As the all-mighty iron ore price rally is running out of puff, brokers are getting excited about another commodity!
Greenies should cover their ears. The commodity in question is coal and its bull run is partially fuelled by the devastating floods in New South Wales.
The 100-year natural disaster disrupted supply lines to the port of Newcastle, which is the largest coal export port in the world.
Coal prices are firing up
But coal prices were already on the rise even before the wild rains. UBS noted that coal shipment volumes have been weak since the start of 2021 and is predicting thermal coal prices to jump over US$100 a ton. It’s current trading around US$87 a ton.
“The fall in coal shipment volumes YTD is led by South Africa (-23% YTD due to Transnet rail issues exacerbated by heavy rains & COVID-19), Australia (-8% YTD), Canada (-8% YTD) & the US (-6% YTD),” said UBS.
“Last week (ending 21-Mar), coal shipment volumes are -23% y/y, which is materially weaker than the prior week (which was +1% y/y).
“Overall shipments YTD are still tracking below the average level in 2017-19.”
Accidental carbon reduction
While rail lines to the port of Newcastle are partially reopened, the broker is expecting Australian supply to remain tight, at least in the near-term.
“Shiploading has also been suspended for 2wks at the NCIG terminal at Newcastle (capacity 66Mt) after faults were identified on shiploader #1,” added UBS.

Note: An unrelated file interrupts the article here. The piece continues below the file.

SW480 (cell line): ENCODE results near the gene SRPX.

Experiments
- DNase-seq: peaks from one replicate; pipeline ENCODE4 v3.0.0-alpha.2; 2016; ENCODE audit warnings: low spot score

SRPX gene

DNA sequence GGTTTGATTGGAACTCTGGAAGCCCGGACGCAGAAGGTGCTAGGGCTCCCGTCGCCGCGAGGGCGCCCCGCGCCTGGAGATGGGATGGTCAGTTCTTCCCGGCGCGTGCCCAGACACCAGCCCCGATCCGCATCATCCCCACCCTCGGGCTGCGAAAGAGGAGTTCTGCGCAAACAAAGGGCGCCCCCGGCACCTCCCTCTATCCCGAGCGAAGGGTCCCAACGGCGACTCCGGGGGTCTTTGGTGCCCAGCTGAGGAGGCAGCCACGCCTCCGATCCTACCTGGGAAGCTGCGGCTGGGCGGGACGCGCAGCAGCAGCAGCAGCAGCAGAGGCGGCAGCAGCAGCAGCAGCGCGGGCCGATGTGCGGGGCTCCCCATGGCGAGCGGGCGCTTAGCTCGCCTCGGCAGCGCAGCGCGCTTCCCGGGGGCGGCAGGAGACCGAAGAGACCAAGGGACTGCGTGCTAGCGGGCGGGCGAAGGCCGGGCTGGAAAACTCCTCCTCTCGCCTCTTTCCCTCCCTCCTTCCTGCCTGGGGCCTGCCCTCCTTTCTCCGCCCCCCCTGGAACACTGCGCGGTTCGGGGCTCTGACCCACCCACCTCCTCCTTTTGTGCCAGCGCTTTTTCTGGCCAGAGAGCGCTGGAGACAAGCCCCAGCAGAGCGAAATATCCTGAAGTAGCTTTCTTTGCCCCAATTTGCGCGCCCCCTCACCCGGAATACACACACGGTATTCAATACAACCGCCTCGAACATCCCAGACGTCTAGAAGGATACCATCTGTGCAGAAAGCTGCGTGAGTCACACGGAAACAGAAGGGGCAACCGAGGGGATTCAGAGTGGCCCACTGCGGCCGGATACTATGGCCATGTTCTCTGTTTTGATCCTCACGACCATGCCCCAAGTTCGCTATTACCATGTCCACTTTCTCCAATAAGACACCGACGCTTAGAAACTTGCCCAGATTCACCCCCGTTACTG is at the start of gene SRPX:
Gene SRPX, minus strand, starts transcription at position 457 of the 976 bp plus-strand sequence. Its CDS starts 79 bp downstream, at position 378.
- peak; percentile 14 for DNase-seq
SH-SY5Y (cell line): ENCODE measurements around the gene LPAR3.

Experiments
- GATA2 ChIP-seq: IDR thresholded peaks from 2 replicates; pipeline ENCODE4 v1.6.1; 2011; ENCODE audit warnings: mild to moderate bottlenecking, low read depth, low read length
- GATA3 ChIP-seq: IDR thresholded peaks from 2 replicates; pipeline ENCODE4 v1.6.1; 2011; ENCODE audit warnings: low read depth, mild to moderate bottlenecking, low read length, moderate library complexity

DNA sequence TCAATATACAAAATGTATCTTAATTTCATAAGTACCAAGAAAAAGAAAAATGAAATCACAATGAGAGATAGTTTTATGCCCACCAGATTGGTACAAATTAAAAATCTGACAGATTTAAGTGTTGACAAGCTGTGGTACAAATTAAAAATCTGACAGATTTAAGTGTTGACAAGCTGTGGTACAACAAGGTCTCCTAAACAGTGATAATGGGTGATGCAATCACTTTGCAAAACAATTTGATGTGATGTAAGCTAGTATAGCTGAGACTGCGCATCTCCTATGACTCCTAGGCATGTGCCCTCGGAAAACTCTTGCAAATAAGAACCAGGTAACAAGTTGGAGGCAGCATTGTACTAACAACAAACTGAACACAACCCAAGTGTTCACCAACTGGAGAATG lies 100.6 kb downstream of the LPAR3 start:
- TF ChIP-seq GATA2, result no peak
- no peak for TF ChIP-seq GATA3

“This follows the suspension of shiploader #2 at NCIG in Nov-20 for 6-12mths due to winddamage.”
ASX miners most affected
But rising coal prices are a mixed blessing. Miners can only capitalise on high commodity prices if they can ramp up supply.
The broker estimated that shipments from the Newcastle Coal Infrastructure Group (NGIC) are down a whopping 68% week-on-week.
This is followed by the Whitehaven Coal Ltd (ASX: WHC) share price, according to UBS.
Challenges in capitalising on high coal prices
“There are currently ~40 ships queued at the Port of Newcastle,” said UBS.
“We note limited scope for Canada, South Africa & other regions to lift supply, so thermal coal prices are set to remain elevated near-term.”
It’s worth noting that the South32 Ltd (ASX: S32) share price could benefit the most from the NSW floods if it manages to ship more of its coal from its South African mines.
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Motley Fool contributor Brendon Lau owns shares of BHP Billiton Limited and South32 Ltd. The Motley Fool Australia has no position in any of the stocks mentioned. The Motley Fool has a disclosure policy. This article contains general investment advice only (under AFSL 400691). Authorised by Bruce Jackson.
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